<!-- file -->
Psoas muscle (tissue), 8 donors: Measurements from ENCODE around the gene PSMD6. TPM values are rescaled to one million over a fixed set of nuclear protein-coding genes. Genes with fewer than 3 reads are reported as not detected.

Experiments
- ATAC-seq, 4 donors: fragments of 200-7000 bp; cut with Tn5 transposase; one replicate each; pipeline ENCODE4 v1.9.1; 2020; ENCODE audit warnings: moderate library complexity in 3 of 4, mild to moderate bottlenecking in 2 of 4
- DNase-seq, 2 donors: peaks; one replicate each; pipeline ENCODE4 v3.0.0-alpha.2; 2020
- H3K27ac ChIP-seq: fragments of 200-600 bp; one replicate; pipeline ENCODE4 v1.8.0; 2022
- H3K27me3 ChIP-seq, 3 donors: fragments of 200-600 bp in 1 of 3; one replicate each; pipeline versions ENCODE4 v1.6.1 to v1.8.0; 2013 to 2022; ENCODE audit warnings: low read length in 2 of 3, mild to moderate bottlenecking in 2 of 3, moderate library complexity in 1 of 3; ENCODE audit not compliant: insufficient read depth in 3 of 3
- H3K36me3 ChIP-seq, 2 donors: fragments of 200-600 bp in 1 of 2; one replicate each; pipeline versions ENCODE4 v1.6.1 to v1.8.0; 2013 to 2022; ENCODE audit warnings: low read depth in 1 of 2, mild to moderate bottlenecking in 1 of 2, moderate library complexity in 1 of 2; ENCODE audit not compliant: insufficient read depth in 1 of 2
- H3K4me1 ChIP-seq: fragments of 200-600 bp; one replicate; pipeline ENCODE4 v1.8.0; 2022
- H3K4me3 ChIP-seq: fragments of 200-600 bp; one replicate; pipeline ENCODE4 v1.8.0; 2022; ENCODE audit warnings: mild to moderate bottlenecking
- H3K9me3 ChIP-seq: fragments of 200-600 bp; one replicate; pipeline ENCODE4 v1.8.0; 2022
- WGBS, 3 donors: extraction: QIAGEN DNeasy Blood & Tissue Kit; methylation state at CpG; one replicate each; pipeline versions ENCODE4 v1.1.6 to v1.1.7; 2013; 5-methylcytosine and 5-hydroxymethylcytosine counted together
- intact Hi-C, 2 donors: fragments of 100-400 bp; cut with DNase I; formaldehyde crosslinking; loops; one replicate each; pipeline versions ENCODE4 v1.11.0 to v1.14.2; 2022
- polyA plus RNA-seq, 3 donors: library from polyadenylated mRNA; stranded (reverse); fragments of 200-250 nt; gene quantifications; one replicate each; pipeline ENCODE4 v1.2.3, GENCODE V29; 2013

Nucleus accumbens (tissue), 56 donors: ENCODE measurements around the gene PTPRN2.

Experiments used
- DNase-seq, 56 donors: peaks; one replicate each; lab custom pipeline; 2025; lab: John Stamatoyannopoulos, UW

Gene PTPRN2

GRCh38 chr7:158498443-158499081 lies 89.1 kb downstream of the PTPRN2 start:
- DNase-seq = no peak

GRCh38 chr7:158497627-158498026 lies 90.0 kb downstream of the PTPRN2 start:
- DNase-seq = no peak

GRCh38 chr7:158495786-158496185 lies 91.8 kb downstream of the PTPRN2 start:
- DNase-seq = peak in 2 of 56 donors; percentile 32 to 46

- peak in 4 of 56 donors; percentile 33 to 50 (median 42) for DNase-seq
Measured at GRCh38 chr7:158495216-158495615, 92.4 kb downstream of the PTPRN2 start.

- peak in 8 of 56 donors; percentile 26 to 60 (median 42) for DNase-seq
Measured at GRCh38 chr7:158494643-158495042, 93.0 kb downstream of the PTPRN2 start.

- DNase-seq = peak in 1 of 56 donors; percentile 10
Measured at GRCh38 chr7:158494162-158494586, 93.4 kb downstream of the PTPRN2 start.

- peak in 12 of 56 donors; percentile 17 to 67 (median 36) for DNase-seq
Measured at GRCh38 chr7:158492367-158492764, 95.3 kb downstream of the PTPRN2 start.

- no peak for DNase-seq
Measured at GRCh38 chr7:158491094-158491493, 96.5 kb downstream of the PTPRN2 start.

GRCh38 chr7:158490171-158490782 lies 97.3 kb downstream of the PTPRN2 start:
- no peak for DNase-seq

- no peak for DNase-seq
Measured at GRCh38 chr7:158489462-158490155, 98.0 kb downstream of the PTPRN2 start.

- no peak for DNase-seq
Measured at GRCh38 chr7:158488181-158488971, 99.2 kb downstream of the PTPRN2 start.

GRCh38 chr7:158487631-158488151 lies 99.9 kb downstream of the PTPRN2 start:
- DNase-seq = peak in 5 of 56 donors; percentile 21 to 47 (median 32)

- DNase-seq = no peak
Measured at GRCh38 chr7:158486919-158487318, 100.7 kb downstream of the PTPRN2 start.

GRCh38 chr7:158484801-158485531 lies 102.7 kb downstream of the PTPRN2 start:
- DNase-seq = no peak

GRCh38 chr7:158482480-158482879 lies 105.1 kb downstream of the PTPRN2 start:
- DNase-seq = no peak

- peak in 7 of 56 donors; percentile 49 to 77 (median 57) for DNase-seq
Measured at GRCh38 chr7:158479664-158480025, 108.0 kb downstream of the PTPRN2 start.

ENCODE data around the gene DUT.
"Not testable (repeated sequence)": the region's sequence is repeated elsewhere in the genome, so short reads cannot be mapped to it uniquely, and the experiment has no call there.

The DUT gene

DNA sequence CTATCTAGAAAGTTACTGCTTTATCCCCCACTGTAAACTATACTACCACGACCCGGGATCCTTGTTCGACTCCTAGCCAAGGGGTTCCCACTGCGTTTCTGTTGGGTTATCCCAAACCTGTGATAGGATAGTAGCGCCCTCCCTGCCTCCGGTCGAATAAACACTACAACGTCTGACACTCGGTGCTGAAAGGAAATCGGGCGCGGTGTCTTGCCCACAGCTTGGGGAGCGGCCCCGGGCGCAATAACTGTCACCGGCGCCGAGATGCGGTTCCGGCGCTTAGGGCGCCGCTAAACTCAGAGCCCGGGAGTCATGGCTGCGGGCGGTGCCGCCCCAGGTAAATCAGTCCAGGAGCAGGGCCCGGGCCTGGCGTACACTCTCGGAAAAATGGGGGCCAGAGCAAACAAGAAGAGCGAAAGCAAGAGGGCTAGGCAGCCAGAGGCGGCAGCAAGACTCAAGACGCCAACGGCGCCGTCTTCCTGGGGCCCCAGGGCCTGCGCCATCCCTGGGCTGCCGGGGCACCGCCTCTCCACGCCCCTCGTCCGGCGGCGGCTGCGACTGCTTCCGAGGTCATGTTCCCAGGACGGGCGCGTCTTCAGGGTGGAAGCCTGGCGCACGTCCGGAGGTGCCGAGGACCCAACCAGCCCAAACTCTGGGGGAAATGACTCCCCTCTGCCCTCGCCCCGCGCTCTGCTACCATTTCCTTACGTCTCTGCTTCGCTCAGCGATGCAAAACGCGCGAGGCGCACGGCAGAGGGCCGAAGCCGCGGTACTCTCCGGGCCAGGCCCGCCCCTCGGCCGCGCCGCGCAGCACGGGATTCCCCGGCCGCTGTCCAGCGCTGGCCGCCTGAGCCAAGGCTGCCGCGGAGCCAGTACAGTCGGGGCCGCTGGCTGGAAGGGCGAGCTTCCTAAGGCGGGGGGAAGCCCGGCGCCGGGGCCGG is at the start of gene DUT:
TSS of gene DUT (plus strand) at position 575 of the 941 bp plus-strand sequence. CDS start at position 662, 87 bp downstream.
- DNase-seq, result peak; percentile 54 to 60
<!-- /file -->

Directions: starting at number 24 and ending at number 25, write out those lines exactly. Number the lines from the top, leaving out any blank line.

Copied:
- peak in 4 of 56 donors; percentile 33 to 50 (median 42) for DNase-seq
Measured at GRCh38 chr7:158495216-158495615, 92.4 kb downstream of the PTPRN2 start.